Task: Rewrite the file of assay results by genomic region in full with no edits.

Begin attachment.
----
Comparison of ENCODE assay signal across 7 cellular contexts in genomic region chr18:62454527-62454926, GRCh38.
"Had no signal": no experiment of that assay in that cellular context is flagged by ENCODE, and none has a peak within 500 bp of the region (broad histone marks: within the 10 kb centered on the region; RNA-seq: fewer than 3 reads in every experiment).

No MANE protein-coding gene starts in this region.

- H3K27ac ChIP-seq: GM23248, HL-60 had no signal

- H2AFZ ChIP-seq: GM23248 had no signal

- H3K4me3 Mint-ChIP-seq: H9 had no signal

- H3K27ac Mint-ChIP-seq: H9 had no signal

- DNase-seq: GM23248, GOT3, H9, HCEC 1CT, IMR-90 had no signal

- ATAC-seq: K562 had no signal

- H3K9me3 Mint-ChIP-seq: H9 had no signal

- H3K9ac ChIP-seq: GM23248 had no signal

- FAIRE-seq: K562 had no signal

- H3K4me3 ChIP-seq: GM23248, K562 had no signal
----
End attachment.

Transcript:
Comparison of ENCODE assay signal across 7 cellular contexts in genomic region chr18:62454527-62454926, GRCh38.
"Had no signal": no experiment of that assay in that cellular context is flagged by ENCODE, and none has a peak within 500 bp of the region (broad histone marks: within the 10 kb centered on the region; RNA-seq: fewer than 3 reads in every experiment).

No MANE protein-coding gene starts in this region.

- H3K27ac ChIP-seq: GM23248, HL-60 had no signal

- H2AFZ ChIP-seq: GM23248 had no signal

- H3K4me3 Mint-ChIP-seq: H9 had no signal

- H3K27ac Mint-ChIP-seq: H9 had no signal

- DNase-seq: GM23248, GOT3, H9, HCEC 1CT, IMR-90 had no signal

- ATAC-seq: K562 had no signal

- H3K9me3 Mint-ChIP-seq: H9 had no signal

- H3K9ac ChIP-seq: GM23248 had no signal

- FAIRE-seq: K562 had no signal

- H3K4me3 ChIP-seq: GM23248, K562 had no signal